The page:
@Rogue, I'm not really trying to dynamically populate the enum values. I'm initializing the enum one time and the values, once the enum is initialized, are unchangeable. And again, I'm using an enum to list the values belonging to a group (e.g., web service methods available for consumption). From different things I've read, this is the more correct approach to this issue; the other being a final class with all constants defined as static final objects. Using an enum, I can now use its values in switch statements as well; it offers more flexibility and usability. –  liltitus27 Nov 12 '13 at 20:10
He wasn't suggesting you were dynamically populating enum values; he was just saying that would be the only case in which an enum value would not be a constant expression. In your case, it is a constant expression, but the result of a method call (getValue()) is not. –  Mike Strobel Nov 12 '13 at 20:37

2 Answers 2

up vote 3 down vote accepted

No, you cannot. The value of Methods.getValue() is not a constant expression according to the JLS, which is what the compiler is telling you.

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Annotations don't get evaluated or instantiated. They're just directives that tell the compiler to embed additional data (not code) into the compiled class, which you can later query using the reflection API.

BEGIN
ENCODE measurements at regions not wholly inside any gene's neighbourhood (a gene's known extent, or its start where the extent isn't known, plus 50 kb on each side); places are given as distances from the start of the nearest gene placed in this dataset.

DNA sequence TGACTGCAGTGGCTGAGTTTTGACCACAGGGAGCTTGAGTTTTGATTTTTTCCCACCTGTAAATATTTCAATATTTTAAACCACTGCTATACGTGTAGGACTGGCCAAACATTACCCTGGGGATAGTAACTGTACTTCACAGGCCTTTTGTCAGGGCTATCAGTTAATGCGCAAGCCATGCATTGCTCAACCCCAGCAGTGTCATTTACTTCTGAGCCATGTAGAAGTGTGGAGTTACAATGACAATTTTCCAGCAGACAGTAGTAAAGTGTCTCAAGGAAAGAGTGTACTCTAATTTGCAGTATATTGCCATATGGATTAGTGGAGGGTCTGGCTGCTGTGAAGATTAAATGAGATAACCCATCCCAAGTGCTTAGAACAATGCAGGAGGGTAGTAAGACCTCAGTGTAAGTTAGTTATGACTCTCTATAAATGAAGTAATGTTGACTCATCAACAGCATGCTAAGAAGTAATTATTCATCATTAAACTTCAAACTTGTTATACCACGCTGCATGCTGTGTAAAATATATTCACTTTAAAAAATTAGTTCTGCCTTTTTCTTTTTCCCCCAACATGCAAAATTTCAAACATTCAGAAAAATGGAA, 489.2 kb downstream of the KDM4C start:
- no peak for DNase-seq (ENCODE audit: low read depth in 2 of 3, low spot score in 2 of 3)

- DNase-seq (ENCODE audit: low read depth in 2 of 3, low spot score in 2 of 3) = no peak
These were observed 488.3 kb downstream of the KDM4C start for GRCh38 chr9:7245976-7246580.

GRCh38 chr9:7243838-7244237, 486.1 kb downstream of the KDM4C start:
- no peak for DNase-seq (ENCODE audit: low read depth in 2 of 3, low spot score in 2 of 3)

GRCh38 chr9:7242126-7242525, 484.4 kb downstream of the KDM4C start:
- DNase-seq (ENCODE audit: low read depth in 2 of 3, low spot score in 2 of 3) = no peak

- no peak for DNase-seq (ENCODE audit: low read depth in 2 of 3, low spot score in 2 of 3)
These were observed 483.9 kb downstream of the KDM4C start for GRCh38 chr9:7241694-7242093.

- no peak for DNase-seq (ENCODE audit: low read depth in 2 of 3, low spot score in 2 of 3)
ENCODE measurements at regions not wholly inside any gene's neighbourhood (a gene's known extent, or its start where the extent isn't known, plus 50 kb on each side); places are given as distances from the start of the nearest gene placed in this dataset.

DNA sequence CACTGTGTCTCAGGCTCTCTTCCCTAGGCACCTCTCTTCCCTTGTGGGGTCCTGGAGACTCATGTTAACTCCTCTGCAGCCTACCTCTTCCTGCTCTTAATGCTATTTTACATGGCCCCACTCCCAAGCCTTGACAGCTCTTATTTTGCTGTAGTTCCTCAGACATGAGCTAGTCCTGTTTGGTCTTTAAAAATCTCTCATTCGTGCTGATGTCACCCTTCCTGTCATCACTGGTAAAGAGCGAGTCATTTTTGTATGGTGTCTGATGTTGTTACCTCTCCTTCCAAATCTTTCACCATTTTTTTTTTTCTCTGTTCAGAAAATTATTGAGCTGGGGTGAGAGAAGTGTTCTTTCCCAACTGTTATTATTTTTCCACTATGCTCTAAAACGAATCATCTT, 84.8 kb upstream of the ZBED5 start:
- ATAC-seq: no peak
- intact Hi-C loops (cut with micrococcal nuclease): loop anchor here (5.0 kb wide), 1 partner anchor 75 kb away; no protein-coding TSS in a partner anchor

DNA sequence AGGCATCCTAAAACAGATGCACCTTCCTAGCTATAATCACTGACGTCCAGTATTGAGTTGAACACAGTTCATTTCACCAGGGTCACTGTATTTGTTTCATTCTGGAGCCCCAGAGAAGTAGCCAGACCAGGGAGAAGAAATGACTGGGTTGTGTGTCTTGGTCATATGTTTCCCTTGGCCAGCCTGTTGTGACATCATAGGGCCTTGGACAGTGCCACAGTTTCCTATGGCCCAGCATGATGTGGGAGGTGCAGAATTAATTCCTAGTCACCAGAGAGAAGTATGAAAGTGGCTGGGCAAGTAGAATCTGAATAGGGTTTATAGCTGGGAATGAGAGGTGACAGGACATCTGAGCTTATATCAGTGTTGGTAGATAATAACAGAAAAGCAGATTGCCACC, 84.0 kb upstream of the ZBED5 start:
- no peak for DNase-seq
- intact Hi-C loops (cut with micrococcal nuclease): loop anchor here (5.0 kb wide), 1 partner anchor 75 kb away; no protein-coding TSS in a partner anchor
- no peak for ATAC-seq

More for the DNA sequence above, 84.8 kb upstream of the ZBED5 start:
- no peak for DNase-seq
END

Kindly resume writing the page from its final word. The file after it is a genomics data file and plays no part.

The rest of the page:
As a consequence of this the only things that can be set as values of an annotation are constants - in other words, values that are known at compile time and can be reduced to something that can be placed in the class's constant pool: primitive values, strings, references to other classes, references to enum values, arrays of the above.

So you can't set an annotation value from a method call - their values can only be known once executed at runtime. (Well, perhaps not if the method always returns the same value, but in the interest of simplifying the language and the compiler the Java spec doesn't require the compiler to be sophisticated enough to figure this out.)

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What about Project Lombok which annotations add code into your classes? –  Luiggi Mendoza Nov 12 '13 at 20:06
This is an example of one frequent use case for annotations: as a compiler directive. The Lombok annotations tell the compiler to decorate/modify your class's compiled code in a certain manner. But in general, you can't write an arbitrary annotation to extend your classes with code. –  pobrelkey Nov 12 '13 at 20:13
@pobrelkey, so if an annotation can only take a constant and you stated that enum values are constants, what's the deal here then? Is that not what I'm using/doing? –  liltitus27 Nov 12 '13 at 20:20
Your first example (trying to assign a String annotation from a Methods) fails for obvious reasons. Your second example fails because you're trying to assign an annotation (whose value has to be a constant known at compile time) from a method call (whose value can only be known at runtime). It doesn't matter that this method call is on an enum value - it's still a method call and will still fail. –  pobrelkey Nov 12 '13 at 20:28